We explored the use of feedback in interactive web-based questionnaires for collecting data on lifestyle factors in epidemiological studies.
Here we report from a cohort study on lifestyle factors and upper respiratory tract infections among 1805 men and women. We introduced interactivity in the form of personalized feedback and feedback on a group level regarding dietary intake, physical activity and incidence of infections in web-based questionnaires as incentives for the respondents to continue answering questions and stay in the study.
The study was performed in Sweden.
All participants were randomly selected from the population registry.
Personalized feedback was offered in the baseline questionnaire and feedback on a group level in the five follow-up questionnaires. In total, 88 % of the participants actively chose to get personalized feedback at least once in the baseline questionnaire. The follow-up questionnaires were sent by email and the overall compliance at each follow-up was 83–84 %, despite only one reminder. In total, 74 % completed all five follow-ups. However, the compliance was higher among those who chose feedback in the baseline questionnaire compared with those who did not choose feedback.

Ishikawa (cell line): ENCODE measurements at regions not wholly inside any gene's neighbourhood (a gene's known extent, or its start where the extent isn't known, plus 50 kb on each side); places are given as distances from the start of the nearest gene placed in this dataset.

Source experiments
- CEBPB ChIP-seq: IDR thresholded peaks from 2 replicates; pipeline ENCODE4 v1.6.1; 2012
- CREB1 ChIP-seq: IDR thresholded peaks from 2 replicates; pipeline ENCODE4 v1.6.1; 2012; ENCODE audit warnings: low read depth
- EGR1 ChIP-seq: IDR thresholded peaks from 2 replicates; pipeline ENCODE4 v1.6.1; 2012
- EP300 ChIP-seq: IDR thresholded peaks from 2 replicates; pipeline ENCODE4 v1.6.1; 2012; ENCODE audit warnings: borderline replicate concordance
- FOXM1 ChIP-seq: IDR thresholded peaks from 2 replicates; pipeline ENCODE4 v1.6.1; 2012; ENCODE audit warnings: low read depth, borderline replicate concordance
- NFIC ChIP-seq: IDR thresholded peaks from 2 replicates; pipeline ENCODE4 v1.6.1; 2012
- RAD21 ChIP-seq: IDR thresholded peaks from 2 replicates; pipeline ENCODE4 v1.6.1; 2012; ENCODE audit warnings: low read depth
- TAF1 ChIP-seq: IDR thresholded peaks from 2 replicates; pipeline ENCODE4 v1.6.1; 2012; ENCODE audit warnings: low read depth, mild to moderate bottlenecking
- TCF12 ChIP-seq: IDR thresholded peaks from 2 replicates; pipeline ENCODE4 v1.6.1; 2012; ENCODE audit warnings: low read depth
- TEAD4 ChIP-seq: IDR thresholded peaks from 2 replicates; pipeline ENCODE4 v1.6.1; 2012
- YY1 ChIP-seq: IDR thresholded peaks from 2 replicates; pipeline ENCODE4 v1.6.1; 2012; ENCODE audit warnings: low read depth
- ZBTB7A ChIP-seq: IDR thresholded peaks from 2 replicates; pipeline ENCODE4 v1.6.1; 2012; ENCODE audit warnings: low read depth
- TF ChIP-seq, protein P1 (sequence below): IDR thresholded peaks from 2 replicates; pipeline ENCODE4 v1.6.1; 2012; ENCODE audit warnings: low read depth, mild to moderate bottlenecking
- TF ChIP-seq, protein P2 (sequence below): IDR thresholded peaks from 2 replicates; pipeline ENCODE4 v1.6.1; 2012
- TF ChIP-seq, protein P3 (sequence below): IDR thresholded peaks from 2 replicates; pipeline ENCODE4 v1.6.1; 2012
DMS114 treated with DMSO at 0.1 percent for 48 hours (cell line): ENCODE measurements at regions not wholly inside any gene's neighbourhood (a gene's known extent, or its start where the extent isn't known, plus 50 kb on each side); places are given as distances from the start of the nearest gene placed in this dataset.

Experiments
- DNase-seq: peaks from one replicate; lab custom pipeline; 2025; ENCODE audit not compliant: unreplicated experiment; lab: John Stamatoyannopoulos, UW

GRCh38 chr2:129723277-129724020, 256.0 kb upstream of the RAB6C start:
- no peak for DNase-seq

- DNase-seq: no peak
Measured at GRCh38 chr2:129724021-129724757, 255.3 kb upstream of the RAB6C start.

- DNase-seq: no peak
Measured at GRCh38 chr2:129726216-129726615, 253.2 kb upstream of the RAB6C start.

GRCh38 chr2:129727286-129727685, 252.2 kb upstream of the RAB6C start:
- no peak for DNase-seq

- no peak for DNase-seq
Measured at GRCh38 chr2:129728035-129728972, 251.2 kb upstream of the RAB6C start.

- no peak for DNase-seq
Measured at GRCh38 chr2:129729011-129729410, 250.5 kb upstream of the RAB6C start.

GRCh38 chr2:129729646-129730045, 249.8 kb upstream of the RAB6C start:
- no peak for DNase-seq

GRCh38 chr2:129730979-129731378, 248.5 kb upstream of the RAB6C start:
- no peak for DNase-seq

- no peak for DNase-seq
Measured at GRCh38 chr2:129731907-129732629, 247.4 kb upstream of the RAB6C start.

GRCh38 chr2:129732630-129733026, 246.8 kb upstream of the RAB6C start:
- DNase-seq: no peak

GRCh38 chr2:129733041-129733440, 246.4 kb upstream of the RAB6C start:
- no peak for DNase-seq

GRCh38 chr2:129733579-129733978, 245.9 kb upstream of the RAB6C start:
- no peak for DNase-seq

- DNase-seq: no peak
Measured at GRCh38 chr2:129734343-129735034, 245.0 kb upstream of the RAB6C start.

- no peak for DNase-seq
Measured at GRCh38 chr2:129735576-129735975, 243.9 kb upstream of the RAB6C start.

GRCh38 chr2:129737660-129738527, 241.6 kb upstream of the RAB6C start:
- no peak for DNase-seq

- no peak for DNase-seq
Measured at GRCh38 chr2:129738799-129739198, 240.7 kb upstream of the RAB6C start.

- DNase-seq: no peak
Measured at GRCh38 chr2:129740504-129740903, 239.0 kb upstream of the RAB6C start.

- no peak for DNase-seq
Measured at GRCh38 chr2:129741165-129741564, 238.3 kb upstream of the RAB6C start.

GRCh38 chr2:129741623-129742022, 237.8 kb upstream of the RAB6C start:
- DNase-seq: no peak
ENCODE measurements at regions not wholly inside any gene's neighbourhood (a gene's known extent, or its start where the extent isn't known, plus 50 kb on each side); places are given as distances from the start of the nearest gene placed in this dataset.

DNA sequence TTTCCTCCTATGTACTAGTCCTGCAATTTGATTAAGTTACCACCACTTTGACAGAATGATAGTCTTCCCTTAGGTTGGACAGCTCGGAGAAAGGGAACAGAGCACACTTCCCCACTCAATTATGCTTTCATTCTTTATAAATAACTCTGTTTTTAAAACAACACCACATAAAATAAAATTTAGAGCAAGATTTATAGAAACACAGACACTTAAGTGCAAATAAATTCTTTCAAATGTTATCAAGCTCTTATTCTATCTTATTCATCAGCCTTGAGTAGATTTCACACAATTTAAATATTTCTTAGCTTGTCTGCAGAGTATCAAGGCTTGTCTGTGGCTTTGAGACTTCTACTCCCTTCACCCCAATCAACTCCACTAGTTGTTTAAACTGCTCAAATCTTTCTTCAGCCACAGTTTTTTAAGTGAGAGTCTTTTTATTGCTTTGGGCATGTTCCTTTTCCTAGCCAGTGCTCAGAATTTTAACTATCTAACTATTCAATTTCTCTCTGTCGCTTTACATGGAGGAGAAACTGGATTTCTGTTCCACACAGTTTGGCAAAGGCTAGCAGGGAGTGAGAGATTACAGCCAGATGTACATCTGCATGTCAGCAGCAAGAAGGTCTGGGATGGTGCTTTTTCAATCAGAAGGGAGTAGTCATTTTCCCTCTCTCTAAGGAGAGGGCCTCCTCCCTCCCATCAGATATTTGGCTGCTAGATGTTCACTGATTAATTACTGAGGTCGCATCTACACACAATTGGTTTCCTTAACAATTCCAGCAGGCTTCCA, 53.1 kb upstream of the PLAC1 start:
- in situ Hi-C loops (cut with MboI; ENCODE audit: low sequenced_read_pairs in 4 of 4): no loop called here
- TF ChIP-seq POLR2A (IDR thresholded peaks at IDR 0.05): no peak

The results show that it is possible to use feedback in web questionnaires and that it has the potential to increase compliance. The majority of the participants actively chose to take part in the personalized feedback in the baseline questionnaire and future research should focus on improving the design of the feedback, which may ultimately result in even higher compliance in research studies.
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